Government agencies are responsible to test products and recognize faulty ones before they reach the market. The Consumer Product Safety Commission (CPSC), Food and Drug Administration (FDA), and the National Highway Traffic Safety Administration (NHTSA) are among the most common. But for the most part, recalls are issued by the supplier of a product if any of these agencies recognize or are informed of an unsafe or defective product released to the public.

Where to Find Recall Information

You can find information about recalls from many different sources. Companies post recalls on their own websites for products that they manufacture, supply, and sell. You can also find recall information from local and national media. But the most important and comprehensive source of information about recalls comes from government agencies—those listed above as well as others. For instance, the FDA lists product recalls and withdrawals on its site. These lists are updated on a regular basis.

How Do Recalls Affect a Company?


With quicker and more efficient means of transportation, the global supply chain has undergone an unprecedented transformation. A number of everyday products contain parts manufactured from around the world. In an attempt to remain competitive, companies have increased global supply chains, offshoring, and outsourcing at the cost of product reliability.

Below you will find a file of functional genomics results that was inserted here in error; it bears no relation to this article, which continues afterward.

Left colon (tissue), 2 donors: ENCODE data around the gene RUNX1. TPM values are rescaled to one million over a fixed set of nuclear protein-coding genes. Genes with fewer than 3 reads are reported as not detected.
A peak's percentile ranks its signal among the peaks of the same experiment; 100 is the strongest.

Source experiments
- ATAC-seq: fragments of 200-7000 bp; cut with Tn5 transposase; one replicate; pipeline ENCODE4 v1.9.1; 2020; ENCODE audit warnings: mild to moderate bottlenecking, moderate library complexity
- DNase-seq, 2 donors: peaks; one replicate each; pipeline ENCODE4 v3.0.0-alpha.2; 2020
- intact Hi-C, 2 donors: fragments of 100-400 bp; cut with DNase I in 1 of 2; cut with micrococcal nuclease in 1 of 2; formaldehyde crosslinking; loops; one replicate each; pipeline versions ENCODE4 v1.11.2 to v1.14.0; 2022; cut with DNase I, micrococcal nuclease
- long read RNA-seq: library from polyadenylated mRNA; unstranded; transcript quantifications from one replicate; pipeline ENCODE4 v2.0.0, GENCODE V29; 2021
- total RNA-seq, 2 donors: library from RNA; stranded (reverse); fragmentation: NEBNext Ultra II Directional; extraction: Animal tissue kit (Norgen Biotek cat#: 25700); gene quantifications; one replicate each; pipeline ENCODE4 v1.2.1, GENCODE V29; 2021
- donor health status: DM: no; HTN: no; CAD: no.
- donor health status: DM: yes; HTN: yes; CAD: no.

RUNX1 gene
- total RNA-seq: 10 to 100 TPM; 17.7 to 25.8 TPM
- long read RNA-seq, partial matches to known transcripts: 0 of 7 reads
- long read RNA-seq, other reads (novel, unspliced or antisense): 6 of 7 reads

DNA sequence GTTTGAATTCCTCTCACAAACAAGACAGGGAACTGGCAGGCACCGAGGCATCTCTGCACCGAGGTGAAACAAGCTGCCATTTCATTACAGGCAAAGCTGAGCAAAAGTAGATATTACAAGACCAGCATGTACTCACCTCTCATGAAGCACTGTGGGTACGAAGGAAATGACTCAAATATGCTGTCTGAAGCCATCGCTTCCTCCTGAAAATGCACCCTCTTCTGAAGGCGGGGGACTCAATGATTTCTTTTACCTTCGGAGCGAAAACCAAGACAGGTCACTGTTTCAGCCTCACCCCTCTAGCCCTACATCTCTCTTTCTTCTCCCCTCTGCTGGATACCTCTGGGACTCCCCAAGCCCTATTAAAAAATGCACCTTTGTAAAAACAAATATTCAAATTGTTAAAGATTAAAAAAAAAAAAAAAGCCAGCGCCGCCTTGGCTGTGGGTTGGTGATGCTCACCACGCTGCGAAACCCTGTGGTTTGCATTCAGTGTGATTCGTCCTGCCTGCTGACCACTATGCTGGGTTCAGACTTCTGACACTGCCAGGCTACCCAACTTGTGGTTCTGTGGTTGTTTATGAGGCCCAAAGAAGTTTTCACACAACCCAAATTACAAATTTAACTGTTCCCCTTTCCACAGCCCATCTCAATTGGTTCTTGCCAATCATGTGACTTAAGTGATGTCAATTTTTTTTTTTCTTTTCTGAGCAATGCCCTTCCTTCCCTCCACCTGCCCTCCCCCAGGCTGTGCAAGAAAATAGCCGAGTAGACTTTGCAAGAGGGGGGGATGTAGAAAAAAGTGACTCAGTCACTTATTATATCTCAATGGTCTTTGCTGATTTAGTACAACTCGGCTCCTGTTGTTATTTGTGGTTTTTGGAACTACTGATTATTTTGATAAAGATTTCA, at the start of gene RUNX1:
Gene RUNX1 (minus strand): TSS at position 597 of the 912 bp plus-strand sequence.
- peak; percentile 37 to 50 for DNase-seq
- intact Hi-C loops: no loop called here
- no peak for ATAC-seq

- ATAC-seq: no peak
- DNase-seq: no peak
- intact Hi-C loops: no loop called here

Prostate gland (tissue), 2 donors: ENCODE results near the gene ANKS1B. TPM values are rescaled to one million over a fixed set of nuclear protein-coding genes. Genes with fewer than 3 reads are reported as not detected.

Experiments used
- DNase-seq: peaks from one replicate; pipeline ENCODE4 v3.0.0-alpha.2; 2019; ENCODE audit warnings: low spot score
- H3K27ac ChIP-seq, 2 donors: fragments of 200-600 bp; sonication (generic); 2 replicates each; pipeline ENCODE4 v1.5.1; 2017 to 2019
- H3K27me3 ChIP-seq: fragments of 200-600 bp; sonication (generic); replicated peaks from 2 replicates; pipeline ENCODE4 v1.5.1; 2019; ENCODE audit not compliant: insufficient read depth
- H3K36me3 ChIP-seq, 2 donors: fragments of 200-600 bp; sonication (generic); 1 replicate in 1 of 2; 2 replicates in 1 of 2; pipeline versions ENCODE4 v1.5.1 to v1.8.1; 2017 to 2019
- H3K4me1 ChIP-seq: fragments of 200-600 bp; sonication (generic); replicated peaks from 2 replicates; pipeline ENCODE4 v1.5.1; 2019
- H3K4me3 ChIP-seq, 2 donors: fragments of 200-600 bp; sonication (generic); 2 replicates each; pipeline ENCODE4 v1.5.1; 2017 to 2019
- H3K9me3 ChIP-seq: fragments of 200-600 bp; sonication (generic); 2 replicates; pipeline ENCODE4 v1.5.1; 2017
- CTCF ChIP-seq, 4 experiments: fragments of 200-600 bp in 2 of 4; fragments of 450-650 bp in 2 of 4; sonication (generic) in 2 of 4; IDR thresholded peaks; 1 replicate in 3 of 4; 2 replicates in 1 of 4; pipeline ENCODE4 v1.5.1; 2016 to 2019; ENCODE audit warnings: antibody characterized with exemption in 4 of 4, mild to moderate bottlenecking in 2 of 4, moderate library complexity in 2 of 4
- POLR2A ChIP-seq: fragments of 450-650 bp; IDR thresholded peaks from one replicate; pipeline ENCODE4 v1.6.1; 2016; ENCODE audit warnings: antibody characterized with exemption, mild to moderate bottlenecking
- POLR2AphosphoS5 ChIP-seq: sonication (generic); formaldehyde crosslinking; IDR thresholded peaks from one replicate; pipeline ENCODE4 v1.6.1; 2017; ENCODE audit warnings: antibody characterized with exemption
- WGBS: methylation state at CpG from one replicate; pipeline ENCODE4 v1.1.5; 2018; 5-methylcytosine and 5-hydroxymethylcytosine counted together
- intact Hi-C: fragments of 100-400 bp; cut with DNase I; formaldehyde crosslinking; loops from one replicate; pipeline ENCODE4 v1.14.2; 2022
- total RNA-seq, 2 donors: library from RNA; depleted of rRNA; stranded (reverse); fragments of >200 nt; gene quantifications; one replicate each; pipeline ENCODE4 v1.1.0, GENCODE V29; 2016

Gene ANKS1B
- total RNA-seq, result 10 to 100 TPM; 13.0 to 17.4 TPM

For instance, Apple (AAPL) iPhones are rarely produced in just one part of the world. They can be broken down into different parts—software, hardware, and casing from China, Korea, and Europe. Each region has different laws about products and services, but the final product must comply with regulations in the country in which it is sold. So even if the casing passes regulations in China, it might not under U.S. laws. It would, therefore, have to be recalled.

Financial Implications

Public confidence has a major influence on consumerism. If consumers can't trust the companies they buy from, they won't pay for their products in the future. That's why recalls have devastating effects on a company. Smaller ones operate without robust cash flow and brand recognition, making them more susceptible to financial losses and brand degradation. This doesn't mean that large companies are immune to product recalls. Unlike their smaller counterparts, they're better equipped to withstand the short-term effects of recalls and rarely suffer any long-term financial consequences.